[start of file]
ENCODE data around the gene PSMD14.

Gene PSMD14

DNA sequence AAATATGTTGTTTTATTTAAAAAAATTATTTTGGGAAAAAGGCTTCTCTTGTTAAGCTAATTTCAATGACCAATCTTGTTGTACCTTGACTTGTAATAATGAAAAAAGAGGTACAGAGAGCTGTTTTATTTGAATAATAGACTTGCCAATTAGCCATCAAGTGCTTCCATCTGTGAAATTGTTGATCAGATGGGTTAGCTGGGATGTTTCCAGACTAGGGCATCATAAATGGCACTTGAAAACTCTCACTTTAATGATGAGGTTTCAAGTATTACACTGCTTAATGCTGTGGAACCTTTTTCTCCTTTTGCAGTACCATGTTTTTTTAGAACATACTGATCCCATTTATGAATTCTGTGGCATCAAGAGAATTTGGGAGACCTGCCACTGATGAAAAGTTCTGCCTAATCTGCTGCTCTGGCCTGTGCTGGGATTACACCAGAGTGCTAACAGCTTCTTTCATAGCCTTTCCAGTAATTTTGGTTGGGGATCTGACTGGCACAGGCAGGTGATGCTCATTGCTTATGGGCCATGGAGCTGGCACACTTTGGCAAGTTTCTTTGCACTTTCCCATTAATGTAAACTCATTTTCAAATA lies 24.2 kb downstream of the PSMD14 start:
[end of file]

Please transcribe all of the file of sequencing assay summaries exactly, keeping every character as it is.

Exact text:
ENCODE data around the gene PSMD14.

Gene PSMD14

DNA sequence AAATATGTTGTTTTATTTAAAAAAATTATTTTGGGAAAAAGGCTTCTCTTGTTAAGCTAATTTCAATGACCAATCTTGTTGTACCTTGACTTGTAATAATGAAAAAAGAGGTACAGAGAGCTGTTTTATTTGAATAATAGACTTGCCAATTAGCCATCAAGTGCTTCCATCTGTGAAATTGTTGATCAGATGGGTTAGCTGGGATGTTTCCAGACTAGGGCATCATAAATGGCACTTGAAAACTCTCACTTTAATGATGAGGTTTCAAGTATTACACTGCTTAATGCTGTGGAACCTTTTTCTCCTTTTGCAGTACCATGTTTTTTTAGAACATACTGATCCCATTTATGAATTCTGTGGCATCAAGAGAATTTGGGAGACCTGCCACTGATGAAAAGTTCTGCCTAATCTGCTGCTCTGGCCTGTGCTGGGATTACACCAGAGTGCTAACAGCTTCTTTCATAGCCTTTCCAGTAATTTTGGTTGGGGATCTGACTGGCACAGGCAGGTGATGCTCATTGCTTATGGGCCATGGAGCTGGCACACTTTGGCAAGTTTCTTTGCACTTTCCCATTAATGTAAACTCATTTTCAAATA lies 24.2 kb downstream of the PSMD14 start: